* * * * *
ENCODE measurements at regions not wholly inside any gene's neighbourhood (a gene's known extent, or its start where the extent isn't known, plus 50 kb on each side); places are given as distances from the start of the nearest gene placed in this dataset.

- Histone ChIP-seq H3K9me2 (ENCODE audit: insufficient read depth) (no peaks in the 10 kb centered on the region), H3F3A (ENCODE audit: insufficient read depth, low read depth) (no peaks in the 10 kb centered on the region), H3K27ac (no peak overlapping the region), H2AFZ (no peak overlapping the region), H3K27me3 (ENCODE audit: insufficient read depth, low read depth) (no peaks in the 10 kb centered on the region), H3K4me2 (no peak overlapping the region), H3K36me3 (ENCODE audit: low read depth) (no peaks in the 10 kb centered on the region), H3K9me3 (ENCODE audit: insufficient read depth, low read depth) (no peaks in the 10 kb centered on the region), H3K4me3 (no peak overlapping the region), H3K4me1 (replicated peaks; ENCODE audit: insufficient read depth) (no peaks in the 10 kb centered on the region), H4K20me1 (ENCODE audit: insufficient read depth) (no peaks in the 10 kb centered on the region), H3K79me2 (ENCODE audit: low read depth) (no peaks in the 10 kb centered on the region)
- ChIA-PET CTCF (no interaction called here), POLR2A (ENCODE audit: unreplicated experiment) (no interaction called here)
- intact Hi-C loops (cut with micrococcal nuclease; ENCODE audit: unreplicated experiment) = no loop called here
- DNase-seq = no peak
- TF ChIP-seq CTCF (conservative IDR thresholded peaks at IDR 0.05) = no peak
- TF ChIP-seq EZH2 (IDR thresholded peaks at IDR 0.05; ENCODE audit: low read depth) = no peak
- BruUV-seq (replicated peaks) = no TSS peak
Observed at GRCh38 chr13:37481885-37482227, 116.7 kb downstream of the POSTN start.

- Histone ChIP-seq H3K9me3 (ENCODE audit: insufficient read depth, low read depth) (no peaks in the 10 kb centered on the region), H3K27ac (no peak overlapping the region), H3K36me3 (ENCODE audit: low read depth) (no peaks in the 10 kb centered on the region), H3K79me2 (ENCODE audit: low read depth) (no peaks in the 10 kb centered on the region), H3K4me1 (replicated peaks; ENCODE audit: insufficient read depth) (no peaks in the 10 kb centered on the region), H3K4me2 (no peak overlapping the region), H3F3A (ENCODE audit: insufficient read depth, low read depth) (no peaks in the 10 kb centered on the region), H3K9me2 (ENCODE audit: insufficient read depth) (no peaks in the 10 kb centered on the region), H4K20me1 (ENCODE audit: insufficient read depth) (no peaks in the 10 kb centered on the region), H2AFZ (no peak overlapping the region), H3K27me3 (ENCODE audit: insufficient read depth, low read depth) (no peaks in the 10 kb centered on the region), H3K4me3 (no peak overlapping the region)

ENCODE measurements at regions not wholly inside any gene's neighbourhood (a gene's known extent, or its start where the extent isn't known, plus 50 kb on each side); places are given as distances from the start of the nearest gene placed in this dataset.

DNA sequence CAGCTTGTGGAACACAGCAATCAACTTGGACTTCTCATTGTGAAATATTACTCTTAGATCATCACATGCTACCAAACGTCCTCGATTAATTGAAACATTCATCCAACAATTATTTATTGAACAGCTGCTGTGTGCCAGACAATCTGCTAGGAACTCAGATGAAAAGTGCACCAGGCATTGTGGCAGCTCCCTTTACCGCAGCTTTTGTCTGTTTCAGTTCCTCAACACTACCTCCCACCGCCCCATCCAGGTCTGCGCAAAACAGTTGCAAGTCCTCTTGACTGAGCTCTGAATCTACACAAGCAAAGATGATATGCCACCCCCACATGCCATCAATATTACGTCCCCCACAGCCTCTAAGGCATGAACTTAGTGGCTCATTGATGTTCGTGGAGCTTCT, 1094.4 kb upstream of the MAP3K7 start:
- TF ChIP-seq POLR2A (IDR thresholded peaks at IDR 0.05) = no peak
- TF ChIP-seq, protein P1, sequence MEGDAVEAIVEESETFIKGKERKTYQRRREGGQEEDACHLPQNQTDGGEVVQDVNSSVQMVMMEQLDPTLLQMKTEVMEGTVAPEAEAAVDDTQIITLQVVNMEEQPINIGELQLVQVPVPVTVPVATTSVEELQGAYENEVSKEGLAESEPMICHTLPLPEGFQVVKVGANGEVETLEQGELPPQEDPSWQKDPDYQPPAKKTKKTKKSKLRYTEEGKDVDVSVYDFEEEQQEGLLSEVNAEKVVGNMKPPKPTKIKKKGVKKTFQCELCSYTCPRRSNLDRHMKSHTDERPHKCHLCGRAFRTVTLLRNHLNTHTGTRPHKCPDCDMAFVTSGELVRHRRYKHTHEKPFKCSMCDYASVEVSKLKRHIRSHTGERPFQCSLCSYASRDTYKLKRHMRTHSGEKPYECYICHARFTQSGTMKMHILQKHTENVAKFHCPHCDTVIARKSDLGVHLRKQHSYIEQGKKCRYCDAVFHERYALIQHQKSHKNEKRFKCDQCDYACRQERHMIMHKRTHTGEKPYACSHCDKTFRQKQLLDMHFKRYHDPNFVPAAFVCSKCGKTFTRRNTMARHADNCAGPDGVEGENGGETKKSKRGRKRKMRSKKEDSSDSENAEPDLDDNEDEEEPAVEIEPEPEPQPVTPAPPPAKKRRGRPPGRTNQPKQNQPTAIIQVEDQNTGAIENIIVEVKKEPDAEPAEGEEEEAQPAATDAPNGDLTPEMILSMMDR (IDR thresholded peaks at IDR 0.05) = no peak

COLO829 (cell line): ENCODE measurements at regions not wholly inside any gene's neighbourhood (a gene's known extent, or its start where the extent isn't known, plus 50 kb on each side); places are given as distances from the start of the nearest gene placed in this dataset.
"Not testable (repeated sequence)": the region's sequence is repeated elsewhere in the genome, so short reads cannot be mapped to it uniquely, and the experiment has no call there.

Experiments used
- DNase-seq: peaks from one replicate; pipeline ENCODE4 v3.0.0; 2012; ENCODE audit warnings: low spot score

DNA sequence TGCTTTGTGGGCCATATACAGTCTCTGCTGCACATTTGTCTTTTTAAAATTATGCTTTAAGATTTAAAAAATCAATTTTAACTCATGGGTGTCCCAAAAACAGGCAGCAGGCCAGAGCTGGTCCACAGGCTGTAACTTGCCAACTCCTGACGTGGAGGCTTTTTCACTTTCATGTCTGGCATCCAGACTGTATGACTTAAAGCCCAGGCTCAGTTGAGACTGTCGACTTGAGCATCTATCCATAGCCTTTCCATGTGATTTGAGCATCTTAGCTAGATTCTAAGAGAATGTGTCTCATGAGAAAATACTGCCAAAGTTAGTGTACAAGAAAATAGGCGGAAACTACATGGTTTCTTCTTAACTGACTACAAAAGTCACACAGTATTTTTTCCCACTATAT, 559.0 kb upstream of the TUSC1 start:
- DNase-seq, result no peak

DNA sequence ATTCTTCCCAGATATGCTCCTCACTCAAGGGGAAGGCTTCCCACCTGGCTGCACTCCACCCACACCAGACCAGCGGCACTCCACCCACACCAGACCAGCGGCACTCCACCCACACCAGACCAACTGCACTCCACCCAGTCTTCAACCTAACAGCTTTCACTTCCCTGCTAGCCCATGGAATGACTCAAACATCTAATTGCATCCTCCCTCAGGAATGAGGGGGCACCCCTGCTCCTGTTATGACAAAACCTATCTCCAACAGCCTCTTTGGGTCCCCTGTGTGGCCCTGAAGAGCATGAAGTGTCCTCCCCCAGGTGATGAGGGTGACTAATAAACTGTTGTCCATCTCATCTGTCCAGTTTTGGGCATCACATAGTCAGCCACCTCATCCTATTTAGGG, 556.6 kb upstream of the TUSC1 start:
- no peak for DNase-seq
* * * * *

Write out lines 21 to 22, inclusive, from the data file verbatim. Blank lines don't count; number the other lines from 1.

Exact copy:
DNA sequence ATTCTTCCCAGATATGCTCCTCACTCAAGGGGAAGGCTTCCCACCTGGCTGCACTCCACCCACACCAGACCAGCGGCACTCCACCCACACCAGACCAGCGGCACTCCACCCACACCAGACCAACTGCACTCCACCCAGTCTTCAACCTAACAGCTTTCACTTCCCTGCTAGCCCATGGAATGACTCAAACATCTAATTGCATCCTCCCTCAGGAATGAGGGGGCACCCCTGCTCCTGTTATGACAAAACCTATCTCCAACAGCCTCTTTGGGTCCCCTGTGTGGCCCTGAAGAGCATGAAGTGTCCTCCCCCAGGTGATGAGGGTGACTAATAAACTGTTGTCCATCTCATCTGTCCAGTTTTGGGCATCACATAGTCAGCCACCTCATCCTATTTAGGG, 556.6 kb upstream of the TUSC1 start:
- no peak for DNase-seq